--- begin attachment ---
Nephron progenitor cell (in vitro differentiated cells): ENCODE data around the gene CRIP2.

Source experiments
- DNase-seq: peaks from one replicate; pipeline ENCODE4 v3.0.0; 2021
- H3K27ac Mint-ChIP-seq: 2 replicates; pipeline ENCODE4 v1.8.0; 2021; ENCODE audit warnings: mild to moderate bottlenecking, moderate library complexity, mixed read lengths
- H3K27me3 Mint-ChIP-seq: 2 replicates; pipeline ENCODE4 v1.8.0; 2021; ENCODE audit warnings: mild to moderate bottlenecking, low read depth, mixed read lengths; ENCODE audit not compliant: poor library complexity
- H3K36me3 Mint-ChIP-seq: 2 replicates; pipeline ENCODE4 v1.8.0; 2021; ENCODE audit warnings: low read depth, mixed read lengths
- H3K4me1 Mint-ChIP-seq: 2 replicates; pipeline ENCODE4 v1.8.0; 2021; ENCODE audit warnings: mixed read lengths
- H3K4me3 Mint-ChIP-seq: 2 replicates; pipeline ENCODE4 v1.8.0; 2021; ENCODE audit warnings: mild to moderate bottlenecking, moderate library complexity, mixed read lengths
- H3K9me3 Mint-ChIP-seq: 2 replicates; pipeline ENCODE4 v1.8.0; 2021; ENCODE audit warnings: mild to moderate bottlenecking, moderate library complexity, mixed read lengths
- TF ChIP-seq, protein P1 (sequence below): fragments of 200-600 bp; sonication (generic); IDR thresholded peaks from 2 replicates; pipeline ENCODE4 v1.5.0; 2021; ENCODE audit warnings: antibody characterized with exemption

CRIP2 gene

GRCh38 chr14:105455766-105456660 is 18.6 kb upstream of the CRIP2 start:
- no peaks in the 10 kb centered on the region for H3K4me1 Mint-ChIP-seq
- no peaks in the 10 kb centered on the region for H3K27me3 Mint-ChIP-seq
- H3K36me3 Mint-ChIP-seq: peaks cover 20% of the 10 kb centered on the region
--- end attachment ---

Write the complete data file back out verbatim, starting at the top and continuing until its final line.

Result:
Nephron progenitor cell (in vitro differentiated cells): ENCODE data around the gene CRIP2.

Source experiments
- DNase-seq: peaks from one replicate; pipeline ENCODE4 v3.0.0; 2021
- H3K27ac Mint-ChIP-seq: 2 replicates; pipeline ENCODE4 v1.8.0; 2021; ENCODE audit warnings: mild to moderate bottlenecking, moderate library complexity, mixed read lengths
- H3K27me3 Mint-ChIP-seq: 2 replicates; pipeline ENCODE4 v1.8.0; 2021; ENCODE audit warnings: mild to moderate bottlenecking, low read depth, mixed read lengths; ENCODE audit not compliant: poor library complexity
- H3K36me3 Mint-ChIP-seq: 2 replicates; pipeline ENCODE4 v1.8.0; 2021; ENCODE audit warnings: low read depth, mixed read lengths
- H3K4me1 Mint-ChIP-seq: 2 replicates; pipeline ENCODE4 v1.8.0; 2021; ENCODE audit warnings: mixed read lengths
- H3K4me3 Mint-ChIP-seq: 2 replicates; pipeline ENCODE4 v1.8.0; 2021; ENCODE audit warnings: mild to moderate bottlenecking, moderate library complexity, mixed read lengths
- H3K9me3 Mint-ChIP-seq: 2 replicates; pipeline ENCODE4 v1.8.0; 2021; ENCODE audit warnings: mild to moderate bottlenecking, moderate library complexity, mixed read lengths
- TF ChIP-seq, protein P1 (sequence below): fragments of 200-600 bp; sonication (generic); IDR thresholded peaks from 2 replicates; pipeline ENCODE4 v1.5.0; 2021; ENCODE audit warnings: antibody characterized with exemption

CRIP2 gene

GRCh38 chr14:105455766-105456660 is 18.6 kb upstream of the CRIP2 start:
- no peaks in the 10 kb centered on the region for H3K4me1 Mint-ChIP-seq
- no peaks in the 10 kb centered on the region for H3K27me3 Mint-ChIP-seq
- H3K36me3 Mint-ChIP-seq: peaks cover 20% of the 10 kb centered on the region